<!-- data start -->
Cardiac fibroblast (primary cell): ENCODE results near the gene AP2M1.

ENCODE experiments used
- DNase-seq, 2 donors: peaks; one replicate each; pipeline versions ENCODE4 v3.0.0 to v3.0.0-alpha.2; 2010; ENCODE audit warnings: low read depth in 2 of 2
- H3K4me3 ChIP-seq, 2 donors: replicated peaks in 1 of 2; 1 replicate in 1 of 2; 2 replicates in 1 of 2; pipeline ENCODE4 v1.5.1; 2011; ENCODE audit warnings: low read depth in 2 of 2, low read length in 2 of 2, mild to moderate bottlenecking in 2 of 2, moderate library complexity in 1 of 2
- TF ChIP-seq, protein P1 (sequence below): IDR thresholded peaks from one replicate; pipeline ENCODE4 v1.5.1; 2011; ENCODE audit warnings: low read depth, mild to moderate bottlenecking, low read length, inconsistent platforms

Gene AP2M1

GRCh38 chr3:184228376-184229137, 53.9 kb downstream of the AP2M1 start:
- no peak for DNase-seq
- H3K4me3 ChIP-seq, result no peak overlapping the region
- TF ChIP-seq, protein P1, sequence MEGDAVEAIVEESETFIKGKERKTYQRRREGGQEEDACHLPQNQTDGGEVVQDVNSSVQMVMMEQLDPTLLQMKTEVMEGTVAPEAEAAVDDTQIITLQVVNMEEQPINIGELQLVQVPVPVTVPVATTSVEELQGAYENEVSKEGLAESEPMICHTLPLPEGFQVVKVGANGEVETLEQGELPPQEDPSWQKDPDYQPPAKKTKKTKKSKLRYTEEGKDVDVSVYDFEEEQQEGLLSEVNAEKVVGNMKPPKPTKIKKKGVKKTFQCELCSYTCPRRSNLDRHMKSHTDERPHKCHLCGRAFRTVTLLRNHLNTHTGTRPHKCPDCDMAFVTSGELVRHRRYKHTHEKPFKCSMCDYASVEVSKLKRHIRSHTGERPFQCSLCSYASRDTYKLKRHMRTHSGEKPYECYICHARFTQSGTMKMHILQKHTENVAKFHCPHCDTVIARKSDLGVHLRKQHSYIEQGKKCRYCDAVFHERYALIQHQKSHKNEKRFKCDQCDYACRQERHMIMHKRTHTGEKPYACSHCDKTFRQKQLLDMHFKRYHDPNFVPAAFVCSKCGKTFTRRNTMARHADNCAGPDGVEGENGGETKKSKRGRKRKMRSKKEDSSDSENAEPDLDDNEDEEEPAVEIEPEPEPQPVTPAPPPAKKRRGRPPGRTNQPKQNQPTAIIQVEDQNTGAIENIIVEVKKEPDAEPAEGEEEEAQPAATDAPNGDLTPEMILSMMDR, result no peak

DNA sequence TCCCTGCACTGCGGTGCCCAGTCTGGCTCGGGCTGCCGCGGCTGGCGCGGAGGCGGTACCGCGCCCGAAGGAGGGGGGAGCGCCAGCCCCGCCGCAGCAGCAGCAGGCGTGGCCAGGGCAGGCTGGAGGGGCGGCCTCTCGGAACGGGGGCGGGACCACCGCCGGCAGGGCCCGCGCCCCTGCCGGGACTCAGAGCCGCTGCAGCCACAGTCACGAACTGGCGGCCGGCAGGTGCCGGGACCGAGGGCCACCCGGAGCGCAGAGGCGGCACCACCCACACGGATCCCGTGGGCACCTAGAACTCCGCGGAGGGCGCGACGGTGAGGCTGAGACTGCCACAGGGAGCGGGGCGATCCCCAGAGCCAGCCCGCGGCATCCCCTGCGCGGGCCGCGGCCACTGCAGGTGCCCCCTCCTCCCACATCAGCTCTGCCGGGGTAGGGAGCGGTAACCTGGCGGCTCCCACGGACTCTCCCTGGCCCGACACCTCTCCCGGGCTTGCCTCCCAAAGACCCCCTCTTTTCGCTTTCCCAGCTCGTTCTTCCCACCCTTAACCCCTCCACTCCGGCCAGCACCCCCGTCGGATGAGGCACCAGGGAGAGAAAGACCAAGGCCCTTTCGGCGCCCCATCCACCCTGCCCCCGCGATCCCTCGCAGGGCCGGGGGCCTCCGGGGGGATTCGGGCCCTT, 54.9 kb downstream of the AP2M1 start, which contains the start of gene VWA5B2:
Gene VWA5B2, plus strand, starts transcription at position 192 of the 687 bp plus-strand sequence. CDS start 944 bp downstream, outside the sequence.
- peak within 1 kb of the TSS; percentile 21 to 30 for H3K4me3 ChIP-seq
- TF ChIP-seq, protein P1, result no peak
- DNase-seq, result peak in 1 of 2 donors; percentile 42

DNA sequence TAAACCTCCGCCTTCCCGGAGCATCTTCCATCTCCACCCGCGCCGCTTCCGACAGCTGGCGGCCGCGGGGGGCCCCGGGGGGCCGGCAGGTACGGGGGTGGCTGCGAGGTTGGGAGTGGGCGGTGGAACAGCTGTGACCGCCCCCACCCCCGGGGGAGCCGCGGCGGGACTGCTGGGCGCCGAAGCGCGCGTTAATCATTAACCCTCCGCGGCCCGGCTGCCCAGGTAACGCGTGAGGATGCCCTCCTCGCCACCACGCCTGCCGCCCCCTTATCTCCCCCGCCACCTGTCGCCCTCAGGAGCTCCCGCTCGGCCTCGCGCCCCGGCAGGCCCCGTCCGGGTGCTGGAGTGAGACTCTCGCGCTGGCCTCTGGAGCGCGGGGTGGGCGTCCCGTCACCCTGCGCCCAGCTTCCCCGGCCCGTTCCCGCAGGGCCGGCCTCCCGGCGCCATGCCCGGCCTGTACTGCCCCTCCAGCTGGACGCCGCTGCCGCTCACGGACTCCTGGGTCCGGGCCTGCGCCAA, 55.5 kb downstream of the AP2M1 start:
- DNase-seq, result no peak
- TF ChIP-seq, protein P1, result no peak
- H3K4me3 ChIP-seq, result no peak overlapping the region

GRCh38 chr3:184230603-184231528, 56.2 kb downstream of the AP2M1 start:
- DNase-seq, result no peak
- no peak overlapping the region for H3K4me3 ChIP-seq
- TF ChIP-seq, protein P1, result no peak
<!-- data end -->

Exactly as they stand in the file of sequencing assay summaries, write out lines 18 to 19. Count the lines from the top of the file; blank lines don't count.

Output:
- TF ChIP-seq, protein P1, result no peak
- H3K4me3 ChIP-seq, result no peak overlapping the region